Australia is likely to receive more heavy rain in late winter and into spring after the Bureau of Meteorology declared a negative Indian Ocean Dipole was under way in the nation’s north-west.

The Indian Ocean Dipole (IOD) measures the difference in sea surface temperature between the eastern and western sides of the tropical ocean.

When the Indian Ocean is cooler than average on the western side, and warmer than average on the eastern side, it causes more moisture-laden air to flow to Australia and fuels the north-west cloud bands that develop over north-western Australia, extending to the south-west of the continent.

The wet weather is likely to linger over the country after a negative Indian Ocean Dipole was declared on Tuesday.Credit:Twitter/@andrewmiskelly

It also brings a high chance of above-average rainfall over large areas of Australia in late winter and spring.

“We are seeing one of those developing this week, thanks to a strong cold front linking up with tropical moisture,” said Weatherzone meteorologist Ben Domensino.

This is the second negative IOD in a row, with the same weather pattern occurring last year. This is only the second time a negative IOD has occurred back-to-back since reliable records began in 1960.

“This has coincided with back-to-back La Niña events as well,” Domensino said. “Australia, at the moment, is stuck in this prolonged period of wet phase climate drivers – the broadscale patterns that influence our weather.”

The outlook for eastern NSW and eastern Queensland, which have been inundated with recent rains, is for above-average rain in the coming months, both because of the IOD and the La Niña weather pattern.

As the north-west cloud bands drift across the continent, most of the rain will fall on the western side of the Great Dividing Range, a different weather pattern to that which has caused flooding in Sydney and other regions over the past eight months.

It may also reach some areas of southern NSW and northern Victoria that have had below-average rainfall this year.

There are not enough long-term trustworthy records to be able to say if climate change is a factor in this back-to-back negative IOD, says University of Melbourne climate scientist Andrew King.

There is some evidence we may be seeing more extreme IOD conditions as the planet warms, he said.
Earth’s background climate is warming because of greenhouse gas emissions, but there is also climatic variability that is influenced by the Indian and Pacific oceans, he said.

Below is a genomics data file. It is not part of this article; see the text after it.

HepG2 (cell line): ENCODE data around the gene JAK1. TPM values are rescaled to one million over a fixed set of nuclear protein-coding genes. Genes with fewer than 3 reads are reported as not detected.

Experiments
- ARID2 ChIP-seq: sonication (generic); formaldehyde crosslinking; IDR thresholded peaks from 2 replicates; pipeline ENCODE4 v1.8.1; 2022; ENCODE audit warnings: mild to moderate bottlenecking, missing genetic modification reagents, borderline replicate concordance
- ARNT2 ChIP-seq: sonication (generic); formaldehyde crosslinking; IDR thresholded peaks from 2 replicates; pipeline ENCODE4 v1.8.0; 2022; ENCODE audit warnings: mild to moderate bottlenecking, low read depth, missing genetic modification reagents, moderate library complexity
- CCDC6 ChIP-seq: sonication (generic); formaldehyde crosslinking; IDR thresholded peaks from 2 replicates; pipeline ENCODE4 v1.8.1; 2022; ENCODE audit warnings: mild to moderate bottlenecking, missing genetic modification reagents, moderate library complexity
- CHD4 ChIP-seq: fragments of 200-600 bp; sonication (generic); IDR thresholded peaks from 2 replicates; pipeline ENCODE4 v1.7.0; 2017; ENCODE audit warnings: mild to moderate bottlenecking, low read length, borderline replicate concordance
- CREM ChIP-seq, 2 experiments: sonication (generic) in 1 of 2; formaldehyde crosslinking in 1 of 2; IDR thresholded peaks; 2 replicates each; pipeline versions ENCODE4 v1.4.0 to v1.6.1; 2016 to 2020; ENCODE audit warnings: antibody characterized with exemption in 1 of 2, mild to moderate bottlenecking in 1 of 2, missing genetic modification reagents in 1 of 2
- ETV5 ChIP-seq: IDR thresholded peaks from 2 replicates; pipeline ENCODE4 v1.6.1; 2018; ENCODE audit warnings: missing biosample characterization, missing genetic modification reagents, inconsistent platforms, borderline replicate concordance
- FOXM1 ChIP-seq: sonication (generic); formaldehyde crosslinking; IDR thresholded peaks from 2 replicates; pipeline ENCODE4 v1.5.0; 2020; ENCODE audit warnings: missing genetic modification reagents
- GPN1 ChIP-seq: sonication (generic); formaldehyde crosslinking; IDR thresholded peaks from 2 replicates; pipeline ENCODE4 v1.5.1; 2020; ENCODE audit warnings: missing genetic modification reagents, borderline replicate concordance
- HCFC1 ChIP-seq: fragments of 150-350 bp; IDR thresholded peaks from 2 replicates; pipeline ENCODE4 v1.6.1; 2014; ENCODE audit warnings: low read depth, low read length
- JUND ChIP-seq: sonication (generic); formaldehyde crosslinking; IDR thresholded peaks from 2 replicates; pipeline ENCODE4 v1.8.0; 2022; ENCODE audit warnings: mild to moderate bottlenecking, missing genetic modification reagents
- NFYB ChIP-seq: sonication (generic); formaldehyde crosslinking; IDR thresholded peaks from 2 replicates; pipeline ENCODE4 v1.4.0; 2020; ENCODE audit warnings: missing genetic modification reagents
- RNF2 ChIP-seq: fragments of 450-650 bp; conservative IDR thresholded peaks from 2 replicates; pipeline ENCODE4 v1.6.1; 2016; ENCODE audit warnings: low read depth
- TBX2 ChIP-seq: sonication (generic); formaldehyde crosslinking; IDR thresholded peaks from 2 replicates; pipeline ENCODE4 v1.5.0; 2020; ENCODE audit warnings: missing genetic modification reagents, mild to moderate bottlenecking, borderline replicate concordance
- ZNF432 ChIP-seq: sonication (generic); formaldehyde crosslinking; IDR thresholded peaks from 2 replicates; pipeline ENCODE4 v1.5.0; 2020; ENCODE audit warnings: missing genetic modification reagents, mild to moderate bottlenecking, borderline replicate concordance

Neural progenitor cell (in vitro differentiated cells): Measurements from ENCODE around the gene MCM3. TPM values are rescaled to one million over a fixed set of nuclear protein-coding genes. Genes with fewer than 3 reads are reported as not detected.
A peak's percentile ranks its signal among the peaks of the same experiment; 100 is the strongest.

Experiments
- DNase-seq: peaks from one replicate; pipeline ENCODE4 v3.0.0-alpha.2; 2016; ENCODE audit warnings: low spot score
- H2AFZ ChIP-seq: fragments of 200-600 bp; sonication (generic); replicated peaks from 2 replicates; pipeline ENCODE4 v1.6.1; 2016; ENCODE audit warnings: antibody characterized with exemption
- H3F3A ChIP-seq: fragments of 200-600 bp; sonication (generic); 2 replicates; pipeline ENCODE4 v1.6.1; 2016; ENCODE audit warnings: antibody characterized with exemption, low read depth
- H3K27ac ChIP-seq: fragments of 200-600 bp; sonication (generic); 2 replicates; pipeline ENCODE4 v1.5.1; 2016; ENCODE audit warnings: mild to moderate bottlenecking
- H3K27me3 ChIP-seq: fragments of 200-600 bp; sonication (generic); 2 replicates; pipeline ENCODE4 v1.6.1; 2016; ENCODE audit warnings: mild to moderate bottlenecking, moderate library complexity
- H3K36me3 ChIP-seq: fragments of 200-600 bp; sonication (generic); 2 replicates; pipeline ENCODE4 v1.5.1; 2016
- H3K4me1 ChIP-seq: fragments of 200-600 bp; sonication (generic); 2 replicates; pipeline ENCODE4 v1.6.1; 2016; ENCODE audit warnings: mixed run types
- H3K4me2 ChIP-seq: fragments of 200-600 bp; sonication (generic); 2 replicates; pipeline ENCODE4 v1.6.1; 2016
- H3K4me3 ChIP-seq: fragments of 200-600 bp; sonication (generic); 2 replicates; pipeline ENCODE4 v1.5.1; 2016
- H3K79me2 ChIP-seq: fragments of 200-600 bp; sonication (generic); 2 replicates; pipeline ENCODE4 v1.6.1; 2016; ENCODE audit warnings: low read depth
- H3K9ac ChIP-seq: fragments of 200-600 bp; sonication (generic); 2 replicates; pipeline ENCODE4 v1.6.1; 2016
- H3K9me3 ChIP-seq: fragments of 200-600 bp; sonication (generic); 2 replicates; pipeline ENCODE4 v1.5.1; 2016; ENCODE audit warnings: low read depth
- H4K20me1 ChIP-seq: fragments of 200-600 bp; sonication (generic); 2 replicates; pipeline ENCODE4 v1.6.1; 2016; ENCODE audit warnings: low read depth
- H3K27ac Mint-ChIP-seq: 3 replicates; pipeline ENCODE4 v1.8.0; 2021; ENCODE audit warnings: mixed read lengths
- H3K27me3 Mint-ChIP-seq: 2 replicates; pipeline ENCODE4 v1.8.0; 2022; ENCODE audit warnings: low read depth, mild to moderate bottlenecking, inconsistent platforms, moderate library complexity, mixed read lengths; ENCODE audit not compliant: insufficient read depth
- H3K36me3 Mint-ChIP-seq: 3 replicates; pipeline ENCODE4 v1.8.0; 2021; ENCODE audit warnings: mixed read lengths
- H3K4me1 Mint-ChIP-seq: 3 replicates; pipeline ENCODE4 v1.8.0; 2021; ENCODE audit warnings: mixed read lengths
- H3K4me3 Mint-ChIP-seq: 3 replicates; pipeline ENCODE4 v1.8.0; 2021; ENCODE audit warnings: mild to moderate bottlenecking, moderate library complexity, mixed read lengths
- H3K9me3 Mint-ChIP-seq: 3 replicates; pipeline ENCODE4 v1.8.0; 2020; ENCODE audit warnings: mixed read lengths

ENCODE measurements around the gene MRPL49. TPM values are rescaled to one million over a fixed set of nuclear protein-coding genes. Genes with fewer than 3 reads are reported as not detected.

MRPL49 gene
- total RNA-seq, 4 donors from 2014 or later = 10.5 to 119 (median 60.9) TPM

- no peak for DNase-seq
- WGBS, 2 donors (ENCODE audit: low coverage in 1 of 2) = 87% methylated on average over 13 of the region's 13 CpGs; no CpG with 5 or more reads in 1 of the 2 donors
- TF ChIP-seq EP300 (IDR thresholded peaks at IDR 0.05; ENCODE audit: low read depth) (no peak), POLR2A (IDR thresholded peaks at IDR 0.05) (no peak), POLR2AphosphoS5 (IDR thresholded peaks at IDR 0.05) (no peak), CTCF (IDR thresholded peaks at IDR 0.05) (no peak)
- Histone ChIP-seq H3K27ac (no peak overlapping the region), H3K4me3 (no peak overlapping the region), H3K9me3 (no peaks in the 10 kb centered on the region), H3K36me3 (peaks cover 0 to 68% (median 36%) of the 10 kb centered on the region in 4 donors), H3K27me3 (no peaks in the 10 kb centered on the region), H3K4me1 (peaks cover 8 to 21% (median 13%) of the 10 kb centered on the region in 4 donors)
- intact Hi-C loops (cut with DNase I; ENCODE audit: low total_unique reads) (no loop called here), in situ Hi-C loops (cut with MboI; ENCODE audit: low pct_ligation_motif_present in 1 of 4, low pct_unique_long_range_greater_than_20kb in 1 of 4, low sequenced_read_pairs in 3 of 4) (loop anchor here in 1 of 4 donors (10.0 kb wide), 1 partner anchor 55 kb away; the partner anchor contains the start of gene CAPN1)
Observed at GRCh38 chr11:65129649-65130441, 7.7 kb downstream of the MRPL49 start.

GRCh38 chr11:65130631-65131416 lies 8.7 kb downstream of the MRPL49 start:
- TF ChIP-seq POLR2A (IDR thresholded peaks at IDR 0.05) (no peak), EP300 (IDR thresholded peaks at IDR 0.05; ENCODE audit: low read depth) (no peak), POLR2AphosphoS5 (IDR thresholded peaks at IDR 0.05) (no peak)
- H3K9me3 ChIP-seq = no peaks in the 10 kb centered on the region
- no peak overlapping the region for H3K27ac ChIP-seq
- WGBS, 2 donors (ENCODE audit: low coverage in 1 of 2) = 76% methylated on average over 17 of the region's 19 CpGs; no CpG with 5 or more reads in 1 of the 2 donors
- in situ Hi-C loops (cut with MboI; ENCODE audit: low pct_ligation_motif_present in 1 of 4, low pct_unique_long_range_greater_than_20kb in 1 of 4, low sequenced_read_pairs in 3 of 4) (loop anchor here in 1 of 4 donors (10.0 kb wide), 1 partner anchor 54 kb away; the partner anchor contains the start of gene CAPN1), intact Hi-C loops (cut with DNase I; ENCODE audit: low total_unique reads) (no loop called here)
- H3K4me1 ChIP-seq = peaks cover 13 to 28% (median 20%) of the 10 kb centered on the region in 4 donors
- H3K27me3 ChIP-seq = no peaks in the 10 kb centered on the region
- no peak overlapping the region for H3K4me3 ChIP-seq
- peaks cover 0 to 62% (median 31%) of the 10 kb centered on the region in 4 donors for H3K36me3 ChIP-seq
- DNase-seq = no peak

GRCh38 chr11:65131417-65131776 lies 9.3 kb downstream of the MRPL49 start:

“When we look back in time, we see we sometimes have these conditions – warmer sea temperatures in the east Indian Ocean … and wetter conditions over south-east Australia,” King said.

It comes as the BOM has issued a severe weather warning and minor to major flood warning over much of NSW. The flood warning, driven by a series of troughs and a cold front, covers the central west and south-west of the state from Wednesday to Friday.

NSW SES spokesman Greg Nash said the worst of the wet weather was likely to hit on Wednesday and into Thursday, with some areas to receive between 20 and 50 millimetres of rain.

“The forecast that has been provided to us is that there is going to be substantial rains coming up around the western slopes and around the ACT,” he said. “The SES is preparing by moving additional resources into those areas.”

The BOM previously warned that saturated soil from recent rainfall events, as well as full water systems – including most dams around NSW above 70 per cent capacity – would exacerbate flooding risks. It will be several more months until the agency can declare a third successive La Niña event, but there is a 50 per cent chance one could occur.

Sydney recorded its wettest July on record after 404 millimetres of rain fell in the CBD. The previous wettest July was 1950 with 336 millimetres. The usual average rainfall in July for Sydney is 96 millimetres. During August, the city records an average of 80 millimetres.

Meanwhile, a severe weather warning is in place in Victoria with large parts of the state to see damaging winds of up to 100km/h occurring overnight and during Wednesday.

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